By Deane Barker on July 17, 2011
There’s a weird aspect of content management that I see come popping up again and again: spatial context, or content geography. What I mean is that content “lives” in some place inside the repository. A lot of systems (though not all) have this sense of “place.”
I’ve discussed content trees at length before. In systems following this pattern, you have a tree of content – all content is in some parent-child relationship, and part of a larger overall structure.
In these cases, content has a place. The content tree forms what we’ll call the “master geography” of the system. It’s a large, obvious, accepted structure that forms implicit relationships between content.
If you take Page A and Page B, they have some spatial relationship, and given the hierarchical nature of content tree-based systems, it becomes most natural to talk about this in terms of genealogy:
- They could both be children of the same parent, making them siblings.
- One could be a parent of each other.
- They could be cousins – their parents are siblings of the same grandparent.
- In a larger sense, they could be “closely related” to each other, or “distantly related” to each other, by virtue of being flung all the way across the tree.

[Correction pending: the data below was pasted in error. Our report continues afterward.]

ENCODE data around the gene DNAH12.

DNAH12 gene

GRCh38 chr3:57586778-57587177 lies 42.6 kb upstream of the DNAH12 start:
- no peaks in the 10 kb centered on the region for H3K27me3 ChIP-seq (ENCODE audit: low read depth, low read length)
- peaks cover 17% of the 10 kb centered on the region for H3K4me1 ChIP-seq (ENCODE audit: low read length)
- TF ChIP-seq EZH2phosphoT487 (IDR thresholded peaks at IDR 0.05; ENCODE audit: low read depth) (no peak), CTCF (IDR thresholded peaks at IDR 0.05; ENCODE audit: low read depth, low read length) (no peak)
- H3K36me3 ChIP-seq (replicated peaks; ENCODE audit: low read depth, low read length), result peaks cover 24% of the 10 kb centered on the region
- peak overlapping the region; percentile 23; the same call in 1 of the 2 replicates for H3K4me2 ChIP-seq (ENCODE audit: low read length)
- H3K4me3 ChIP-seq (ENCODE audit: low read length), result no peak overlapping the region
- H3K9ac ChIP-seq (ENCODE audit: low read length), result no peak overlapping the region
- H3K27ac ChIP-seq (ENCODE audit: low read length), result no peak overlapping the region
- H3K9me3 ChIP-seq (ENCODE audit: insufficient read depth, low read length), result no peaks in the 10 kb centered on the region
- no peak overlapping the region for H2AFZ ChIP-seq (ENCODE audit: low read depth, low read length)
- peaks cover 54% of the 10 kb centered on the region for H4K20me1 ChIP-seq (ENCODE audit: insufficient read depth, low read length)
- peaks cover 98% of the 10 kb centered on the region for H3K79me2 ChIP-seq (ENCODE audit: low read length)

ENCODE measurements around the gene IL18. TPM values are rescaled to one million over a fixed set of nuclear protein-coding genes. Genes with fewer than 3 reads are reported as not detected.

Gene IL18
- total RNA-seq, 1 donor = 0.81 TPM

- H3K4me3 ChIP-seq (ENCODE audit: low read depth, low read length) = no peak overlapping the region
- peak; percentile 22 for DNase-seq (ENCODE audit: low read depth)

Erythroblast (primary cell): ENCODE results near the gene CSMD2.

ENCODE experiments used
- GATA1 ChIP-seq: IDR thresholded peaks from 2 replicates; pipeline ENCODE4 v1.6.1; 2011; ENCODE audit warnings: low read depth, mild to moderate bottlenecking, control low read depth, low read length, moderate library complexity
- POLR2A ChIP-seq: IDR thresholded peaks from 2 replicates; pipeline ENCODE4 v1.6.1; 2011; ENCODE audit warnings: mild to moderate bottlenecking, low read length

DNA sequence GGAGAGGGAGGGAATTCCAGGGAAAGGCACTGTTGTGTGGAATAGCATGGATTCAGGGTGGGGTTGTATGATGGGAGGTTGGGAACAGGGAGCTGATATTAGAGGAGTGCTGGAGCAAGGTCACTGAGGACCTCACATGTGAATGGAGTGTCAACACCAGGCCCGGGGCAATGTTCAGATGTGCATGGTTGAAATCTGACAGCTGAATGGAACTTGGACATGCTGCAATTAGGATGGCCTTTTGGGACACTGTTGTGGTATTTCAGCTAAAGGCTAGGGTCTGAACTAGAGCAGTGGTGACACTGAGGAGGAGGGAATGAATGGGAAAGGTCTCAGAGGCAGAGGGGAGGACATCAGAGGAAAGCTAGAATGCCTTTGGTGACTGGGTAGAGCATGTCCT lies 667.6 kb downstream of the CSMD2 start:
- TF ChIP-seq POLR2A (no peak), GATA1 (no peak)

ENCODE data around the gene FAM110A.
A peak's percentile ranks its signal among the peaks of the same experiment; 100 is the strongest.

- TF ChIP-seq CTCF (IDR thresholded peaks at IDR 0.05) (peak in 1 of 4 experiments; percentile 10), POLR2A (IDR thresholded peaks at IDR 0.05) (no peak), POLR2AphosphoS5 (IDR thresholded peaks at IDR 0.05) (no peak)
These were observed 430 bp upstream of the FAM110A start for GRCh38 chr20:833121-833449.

The bottom line is that in a lot of systems, you have this sense of geography – content is “put” somewhere, and you use this knowledge of its place to make value judgments about its relationship to other content.
Why is Page A in this place and Page B in that place? What differentiates the places? Usually it’s based on navigation and menuing. (Related: Menuing in Content Management: Implicit vs. Explicit)
But what if our system has no content tree or folder structure? What forms its geography?
Drupal is the prototype of the “big bucket o’ content” systems. By default, content in Drupal has no place. Some modules can super-impose some sort of geography onto Drupal, but what I found so damn bewildering about Drupal for the longest time is that there is a big amorphous pool of content, into which everything is thrown.
The way that a system like Drupal injects geography is through menus. You group content into menus, so Page A and Page B might be children of the same parent in Menu A. For your site, you may decide that Menu A is the main menu of the site, making this your master geography. But Page A and Page B may not be anywhere close to each other on Menu B, and what does that mean? What makes Menu A the master geography, and not Menu B? Just because you say so?
What do we call a system that allows you to create multiple, independent geographies of content, yet has no designated, accepted master geography?
What drove me nuts about Ektron for the longest time is that it has both – it has a folder structure, and it has explicit menus. So what is the single source of truth on content geography: the folder structure or the menus? I would call the folder structure the master geography, but since it wasn’t a true content tree, you couldn’t really use it for navigation very well.